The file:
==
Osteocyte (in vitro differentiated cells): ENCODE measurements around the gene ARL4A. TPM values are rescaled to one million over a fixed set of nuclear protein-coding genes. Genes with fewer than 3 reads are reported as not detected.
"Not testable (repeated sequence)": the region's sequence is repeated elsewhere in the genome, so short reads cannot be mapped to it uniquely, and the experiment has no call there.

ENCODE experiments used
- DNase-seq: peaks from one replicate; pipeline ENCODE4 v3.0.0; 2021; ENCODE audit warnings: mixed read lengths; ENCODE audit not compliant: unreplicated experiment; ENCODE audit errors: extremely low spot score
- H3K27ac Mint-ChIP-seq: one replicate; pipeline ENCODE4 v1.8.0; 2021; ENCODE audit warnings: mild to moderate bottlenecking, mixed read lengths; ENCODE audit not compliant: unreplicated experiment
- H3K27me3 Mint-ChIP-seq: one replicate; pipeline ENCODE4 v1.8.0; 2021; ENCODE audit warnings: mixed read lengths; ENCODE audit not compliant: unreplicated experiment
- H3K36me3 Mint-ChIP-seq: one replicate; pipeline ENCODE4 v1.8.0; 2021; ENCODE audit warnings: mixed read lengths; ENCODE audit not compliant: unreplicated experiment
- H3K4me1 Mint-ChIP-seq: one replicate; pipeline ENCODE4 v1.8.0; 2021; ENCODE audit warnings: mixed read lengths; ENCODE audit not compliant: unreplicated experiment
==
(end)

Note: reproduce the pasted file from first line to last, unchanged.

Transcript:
Osteocyte (in vitro differentiated cells): ENCODE measurements around the gene ARL4A. TPM values are rescaled to one million over a fixed set of nuclear protein-coding genes. Genes with fewer than 3 reads are reported as not detected.
"Not testable (repeated sequence)": the region's sequence is repeated elsewhere in the genome, so short reads cannot be mapped to it uniquely, and the experiment has no call there.

ENCODE experiments used
- DNase-seq: peaks from one replicate; pipeline ENCODE4 v3.0.0; 2021; ENCODE audit warnings: mixed read lengths; ENCODE audit not compliant: unreplicated experiment; ENCODE audit errors: extremely low spot score
- H3K27ac Mint-ChIP-seq: one replicate; pipeline ENCODE4 v1.8.0; 2021; ENCODE audit warnings: mild to moderate bottlenecking, mixed read lengths; ENCODE audit not compliant: unreplicated experiment
- H3K27me3 Mint-ChIP-seq: one replicate; pipeline ENCODE4 v1.8.0; 2021; ENCODE audit warnings: mixed read lengths; ENCODE audit not compliant: unreplicated experiment
- H3K36me3 Mint-ChIP-seq: one replicate; pipeline ENCODE4 v1.8.0; 2021; ENCODE audit warnings: mixed read lengths; ENCODE audit not compliant: unreplicated experiment
- H3K4me1 Mint-ChIP-seq: one replicate; pipeline ENCODE4 v1.8.0; 2021; ENCODE audit warnings: mixed read lengths; ENCODE audit not compliant: unreplicated experiment